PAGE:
Today, NCAA Division I institutions will begin voting to decide whether Division I schools can offer student-athletes multi-year scholarships. In October, the NCAA’s Division I board of directors voted to allow schools the option to grant their student-athletes multi-year scholarships. Previously, coaches and athletic departments could only offer student-athletes one-year renewable scholarships. This practice was criticized by student-athletes and some members of the general public, after some student-athletes’ scholarships were not renewed for the course of their entire education. However, the NCAA has frequently defended the practice, arguing that athletic scholarships are merit-based scholarships, and If a student-athlete doesn’t perform at the level expected, then the school should have the option to not renew the scholarship.
Numerous schools voiced disapproval of the multi-year scholarship measure. Largely, this disapproval was based upon these schools’ findings that the measure would provide athletics departments with bigger budgets with an additional bargaining chip to sway recruits’ commitments. Essentially, dissenters argue that the measure would create an unfair balance of power, since some schools would be able to offer multi-year scholarship offers, whereas schools with smaller budgets would be unable to present the same multi-year scholarship offer. Opponents argue that this would create a recruiting windfall for wealthier athletic departments, as a recruit would be more likely to sign a National Letter of Intent with a school offering a multi-year scholarship, as opposed to a school offering a renewable one-year scholarship. The strong opposition to the measure ultimately led to this week’s vote. If 5/8 of Division I members vote to overturn the proposal, Division I schools will return to the single-year scholarship rule and will not be allowed to offer multi-year scholarships.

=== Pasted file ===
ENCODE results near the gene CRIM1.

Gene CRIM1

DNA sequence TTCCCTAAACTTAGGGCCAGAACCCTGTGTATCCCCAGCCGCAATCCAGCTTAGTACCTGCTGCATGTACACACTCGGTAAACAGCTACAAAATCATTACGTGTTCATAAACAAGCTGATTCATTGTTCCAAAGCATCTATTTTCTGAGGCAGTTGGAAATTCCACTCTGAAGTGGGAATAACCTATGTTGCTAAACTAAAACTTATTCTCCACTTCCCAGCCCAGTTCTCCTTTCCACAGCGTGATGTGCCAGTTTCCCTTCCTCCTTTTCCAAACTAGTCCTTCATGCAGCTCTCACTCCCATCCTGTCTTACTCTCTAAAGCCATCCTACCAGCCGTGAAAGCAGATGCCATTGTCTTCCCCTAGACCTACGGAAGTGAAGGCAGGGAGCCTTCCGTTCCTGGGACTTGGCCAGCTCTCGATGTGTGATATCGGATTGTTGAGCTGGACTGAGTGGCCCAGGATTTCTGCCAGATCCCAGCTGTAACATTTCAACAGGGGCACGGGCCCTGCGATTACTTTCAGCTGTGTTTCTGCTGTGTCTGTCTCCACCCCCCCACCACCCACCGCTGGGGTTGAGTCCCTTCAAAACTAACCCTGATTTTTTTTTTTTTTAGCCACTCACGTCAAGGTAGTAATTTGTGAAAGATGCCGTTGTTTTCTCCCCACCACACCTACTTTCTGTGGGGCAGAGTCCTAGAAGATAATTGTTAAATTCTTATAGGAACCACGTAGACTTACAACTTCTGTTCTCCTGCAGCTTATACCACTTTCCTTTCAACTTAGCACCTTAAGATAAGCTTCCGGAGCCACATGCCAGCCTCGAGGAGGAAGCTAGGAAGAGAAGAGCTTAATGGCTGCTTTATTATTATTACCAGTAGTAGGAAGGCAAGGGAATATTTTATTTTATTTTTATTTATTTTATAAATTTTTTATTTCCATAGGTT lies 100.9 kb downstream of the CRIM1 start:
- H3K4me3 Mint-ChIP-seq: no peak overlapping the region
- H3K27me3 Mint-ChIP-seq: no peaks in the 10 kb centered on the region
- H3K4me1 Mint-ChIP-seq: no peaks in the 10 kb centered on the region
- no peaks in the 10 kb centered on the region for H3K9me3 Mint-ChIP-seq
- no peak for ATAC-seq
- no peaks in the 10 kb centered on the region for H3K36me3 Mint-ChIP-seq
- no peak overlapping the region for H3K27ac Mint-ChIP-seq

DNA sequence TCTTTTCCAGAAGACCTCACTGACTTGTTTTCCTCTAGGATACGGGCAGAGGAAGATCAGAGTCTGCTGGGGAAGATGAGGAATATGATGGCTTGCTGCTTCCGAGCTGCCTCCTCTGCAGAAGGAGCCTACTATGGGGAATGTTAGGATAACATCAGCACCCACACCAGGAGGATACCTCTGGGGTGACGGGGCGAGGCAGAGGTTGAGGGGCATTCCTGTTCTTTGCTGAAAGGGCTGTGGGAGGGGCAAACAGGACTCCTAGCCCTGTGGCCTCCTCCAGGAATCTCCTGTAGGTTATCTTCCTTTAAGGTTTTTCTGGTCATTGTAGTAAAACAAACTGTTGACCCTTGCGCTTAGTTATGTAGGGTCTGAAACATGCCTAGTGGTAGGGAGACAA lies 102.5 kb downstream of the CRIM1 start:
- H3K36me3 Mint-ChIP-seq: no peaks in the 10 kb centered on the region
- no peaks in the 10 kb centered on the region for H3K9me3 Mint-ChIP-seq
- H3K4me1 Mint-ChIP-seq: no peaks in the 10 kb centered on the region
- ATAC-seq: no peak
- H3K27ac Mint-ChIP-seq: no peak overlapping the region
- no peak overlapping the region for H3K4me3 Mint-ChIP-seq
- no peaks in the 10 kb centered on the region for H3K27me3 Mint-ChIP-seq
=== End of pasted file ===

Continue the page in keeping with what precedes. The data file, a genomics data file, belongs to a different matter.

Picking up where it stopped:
The NCAA board of director’s initial approval of the multi-year scholarship plan arguably was put into motion by a 2010 Department of Justice antitrust investigation into the single-year scholarship rule. However, neither substantial legal movement nor recommendations were made by the Department of Justice is this regard.
Also in 2010, the NCAA faced an antitrust lawsuit filed by former Rice football player, Joseph Agnew, after his football scholarship was not renewed. The lawsuit filed by Agnew against the NCAA was ultimately dismissed with prejudice (meaning that he cannot refile it) in September 2011 by the United States District Court for the Southern District of Indiana. The court granted the NCAA’s motion to dismiss the case, because Agnew’s amended complaint “. . . failed to allege anti-competitive effects on a discernable market.”
Given the court’s rationale for dismissing Agnew’s amended complaint, proponents of multi-year scholarships may say that the lawsuit only failed because of pleading errors on the part of Agnew’s attorney. Thus, they would argue that single-year scholarships in fact violate antitrust law, and a properly plead complaint would demonstrate such.